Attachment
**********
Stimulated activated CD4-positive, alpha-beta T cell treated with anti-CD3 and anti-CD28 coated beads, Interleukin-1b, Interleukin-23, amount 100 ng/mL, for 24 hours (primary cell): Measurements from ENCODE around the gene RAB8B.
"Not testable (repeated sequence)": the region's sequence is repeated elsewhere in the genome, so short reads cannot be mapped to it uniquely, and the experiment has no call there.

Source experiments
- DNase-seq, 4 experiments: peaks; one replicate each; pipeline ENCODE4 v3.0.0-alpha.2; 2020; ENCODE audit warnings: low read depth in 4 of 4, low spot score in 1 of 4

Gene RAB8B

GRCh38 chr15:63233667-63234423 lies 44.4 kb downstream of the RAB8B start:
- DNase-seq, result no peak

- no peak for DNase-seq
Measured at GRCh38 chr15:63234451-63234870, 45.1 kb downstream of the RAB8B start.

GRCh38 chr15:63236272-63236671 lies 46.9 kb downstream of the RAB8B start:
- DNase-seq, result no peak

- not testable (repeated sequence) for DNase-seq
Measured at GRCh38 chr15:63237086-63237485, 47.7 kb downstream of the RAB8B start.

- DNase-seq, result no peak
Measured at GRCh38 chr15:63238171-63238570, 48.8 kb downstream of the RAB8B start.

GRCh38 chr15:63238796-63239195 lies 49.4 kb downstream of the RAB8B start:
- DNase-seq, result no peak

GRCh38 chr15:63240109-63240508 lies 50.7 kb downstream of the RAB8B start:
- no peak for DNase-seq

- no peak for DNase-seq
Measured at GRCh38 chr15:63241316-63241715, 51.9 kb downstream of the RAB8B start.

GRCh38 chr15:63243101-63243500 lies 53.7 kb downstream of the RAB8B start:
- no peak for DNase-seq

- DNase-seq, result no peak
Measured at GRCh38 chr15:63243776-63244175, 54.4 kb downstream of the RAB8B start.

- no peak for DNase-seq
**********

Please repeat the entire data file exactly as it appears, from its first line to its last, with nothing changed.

Stimulated activated CD4-positive, alpha-beta T cell treated with anti-CD3 and anti-CD28 coated beads, Interleukin-1b, Interleukin-23, amount 100 ng/mL, for 24 hours (primary cell): Measurements from ENCODE around the gene RAB8B.
"Not testable (repeated sequence)": the region's sequence is repeated elsewhere in the genome, so short reads cannot be mapped to it uniquely, and the experiment has no call there.

Source experiments
- DNase-seq, 4 experiments: peaks; one replicate each; pipeline ENCODE4 v3.0.0-alpha.2; 2020; ENCODE audit warnings: low read depth in 4 of 4, low spot score in 1 of 4

Gene RAB8B

GRCh38 chr15:63233667-63234423 lies 44.4 kb downstream of the RAB8B start:
- DNase-seq, result no peak

- no peak for DNase-seq
Measured at GRCh38 chr15:63234451-63234870, 45.1 kb downstream of the RAB8B start.

GRCh38 chr15:63236272-63236671 lies 46.9 kb downstream of the RAB8B start:
- DNase-seq, result no peak

- not testable (repeated sequence) for DNase-seq
Measured at GRCh38 chr15:63237086-63237485, 47.7 kb downstream of the RAB8B start.

- DNase-seq, result no peak
Measured at GRCh38 chr15:63238171-63238570, 48.8 kb downstream of the RAB8B start.

GRCh38 chr15:63238796-63239195 lies 49.4 kb downstream of the RAB8B start:
- DNase-seq, result no peak

GRCh38 chr15:63240109-63240508 lies 50.7 kb downstream of the RAB8B start:
- no peak for DNase-seq

- no peak for DNase-seq
Measured at GRCh38 chr15:63241316-63241715, 51.9 kb downstream of the RAB8B start.

GRCh38 chr15:63243101-63243500 lies 53.7 kb downstream of the RAB8B start:
- no peak for DNase-seq

- DNase-seq, result no peak
Measured at GRCh38 chr15:63243776-63244175, 54.4 kb downstream of the RAB8B start.

- no peak for DNase-seq